In 1901, Australia celebrated Federation with the proclamation of the Australian Constitution. A document that upholds our political and legal systems and unified the States as the Commonwealth of Australia. British control of the lands and waters of Australia was confirmed.
Australia’s First people were not recognised, their rights and customary laws disregarded and ignored. It led to dispossession, displacement, disease, violence, marginalisation - the effects of which continue in the present day. Aboriginal and Torres Strait Islander people face discrimination, racism and experience significant socioeconomic disadvantage and health inequality. The continual fight to regain ancestral lands and the rights and freedoms for Aboriginal and Torres Strait Islander People continues to the present day.
Students conduct self-guided inquiries into the actions taken by Aboriginal and Torres Strait Islander and non-Indigenous peoples in regaining the rights and freedoms that were lost with the British colonisation of Australia.
Key inquiry question:
What measures have Aboriginal and Torres Strait Islander peoples used to increase public awareness of their struggle for equality?
As a class engage in the artwork Solid Rock in Solid Rock Sacred Ground, Possession Island, Queensland by Shane Howard from the Museum Collections. Conduct a class discussion on the history and significance of the artwork, the lyrics of the song and the message that is being communicated in the artwork. Develop questions about protest songs and their ability to communicate important messages on social justice and environmental issues.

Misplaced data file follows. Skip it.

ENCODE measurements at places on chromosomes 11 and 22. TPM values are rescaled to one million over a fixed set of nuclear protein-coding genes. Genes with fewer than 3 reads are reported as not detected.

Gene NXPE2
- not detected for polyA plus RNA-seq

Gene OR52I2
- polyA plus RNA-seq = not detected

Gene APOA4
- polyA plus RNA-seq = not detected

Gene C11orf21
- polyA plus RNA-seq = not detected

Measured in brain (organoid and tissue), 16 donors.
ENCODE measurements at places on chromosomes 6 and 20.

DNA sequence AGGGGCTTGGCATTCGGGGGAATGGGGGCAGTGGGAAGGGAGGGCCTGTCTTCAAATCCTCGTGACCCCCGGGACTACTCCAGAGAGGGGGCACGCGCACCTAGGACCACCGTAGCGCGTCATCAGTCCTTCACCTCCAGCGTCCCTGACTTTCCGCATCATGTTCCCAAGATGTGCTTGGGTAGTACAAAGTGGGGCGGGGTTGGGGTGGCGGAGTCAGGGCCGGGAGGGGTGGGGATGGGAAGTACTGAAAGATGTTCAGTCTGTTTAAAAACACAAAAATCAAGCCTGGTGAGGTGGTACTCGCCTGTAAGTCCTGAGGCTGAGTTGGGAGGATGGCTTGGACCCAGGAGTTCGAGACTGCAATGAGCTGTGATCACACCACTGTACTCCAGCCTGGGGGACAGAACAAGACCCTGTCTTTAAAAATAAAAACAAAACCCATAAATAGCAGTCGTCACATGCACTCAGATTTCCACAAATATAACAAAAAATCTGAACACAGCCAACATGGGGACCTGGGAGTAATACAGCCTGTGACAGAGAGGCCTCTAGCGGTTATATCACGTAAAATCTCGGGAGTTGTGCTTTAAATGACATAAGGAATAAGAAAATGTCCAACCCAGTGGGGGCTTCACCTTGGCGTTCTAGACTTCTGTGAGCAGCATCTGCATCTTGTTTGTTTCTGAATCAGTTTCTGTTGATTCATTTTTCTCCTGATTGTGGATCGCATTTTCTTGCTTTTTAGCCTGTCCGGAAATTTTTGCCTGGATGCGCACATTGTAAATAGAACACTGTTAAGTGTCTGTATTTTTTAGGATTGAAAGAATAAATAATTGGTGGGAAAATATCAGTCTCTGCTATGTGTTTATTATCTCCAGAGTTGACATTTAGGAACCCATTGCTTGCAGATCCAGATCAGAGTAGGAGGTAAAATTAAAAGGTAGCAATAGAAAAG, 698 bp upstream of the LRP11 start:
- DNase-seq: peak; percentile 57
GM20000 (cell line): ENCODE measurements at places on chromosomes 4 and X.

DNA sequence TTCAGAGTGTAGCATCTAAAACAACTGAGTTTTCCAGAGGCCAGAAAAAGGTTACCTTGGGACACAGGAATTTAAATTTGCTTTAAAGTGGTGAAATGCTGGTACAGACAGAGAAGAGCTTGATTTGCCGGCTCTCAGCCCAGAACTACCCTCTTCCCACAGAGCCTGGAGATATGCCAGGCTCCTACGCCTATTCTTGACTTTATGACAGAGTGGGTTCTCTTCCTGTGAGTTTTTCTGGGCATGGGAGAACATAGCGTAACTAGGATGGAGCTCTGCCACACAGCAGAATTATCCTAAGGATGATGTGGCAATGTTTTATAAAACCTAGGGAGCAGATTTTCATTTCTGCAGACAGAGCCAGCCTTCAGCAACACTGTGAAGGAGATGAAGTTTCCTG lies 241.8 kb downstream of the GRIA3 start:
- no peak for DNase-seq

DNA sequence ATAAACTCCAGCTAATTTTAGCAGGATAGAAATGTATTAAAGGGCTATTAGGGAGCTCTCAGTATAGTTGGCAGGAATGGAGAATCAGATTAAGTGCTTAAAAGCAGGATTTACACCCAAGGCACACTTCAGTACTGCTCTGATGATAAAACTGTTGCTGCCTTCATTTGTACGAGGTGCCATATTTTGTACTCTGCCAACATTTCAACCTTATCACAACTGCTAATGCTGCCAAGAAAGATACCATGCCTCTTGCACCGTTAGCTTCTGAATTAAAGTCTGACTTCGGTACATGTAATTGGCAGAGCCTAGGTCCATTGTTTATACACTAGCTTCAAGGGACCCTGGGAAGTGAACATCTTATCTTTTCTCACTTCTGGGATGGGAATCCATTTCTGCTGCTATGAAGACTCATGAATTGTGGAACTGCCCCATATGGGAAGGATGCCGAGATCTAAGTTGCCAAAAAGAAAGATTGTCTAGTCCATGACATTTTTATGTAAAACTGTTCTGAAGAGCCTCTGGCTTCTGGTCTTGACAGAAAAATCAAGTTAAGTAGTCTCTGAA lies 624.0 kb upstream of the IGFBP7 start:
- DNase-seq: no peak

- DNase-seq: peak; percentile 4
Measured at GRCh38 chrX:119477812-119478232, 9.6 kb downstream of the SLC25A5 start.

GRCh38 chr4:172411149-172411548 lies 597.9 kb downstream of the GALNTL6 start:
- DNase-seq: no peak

Listen to the following protest songs and conduct research into the events that are being described.
- From Little Things Big Things Grow by Kev Carmody and Paul Kelly. A song that explores the Wave Hill walk-off and the Gurindji people’s struggle for land rights.
- Took the Children Away by Archie Roach about the Stolen Generation.
Explore the music of Yothu Yindi and the band leader Mandawuy Yunupingu. The music and the band brought to world attention the struggle of Aboriginal and Torres Strait Islander peoples. Examine the significance of this song and the achievements of Mandawuy Yunupingu, earning Australian of the Year in 1993.
As a class discuss the phrase 'a fair go'? The Australian identity has developed throughout history to embody a value system encouraging equity and equality. But who is left out of this picture?
Engage with the Uluru Statement of the Heart online and read the following extract:
"We call for the establishment of a First Nations Voice enshrined in the Constitution... In 1967 we were counted, in 2017 we seek to be heard". In 1967, a YES response to the referendum for recognising Aboriginal people in the census changed the Constitution. In 2020, a referendum for constitutional change to establish a 'First Nations Voice' is still being debated.
In groups create a protest song and/or dance or poem that responds to the Uluru Statement of the Heart and proposed Constitutional change.
Main image: Denise Bowden, CEO of Yothu Yindi, signing the Uluru Statement from the Heart, in Central Australia, 29 May 2017, Australian Human Rights Commission.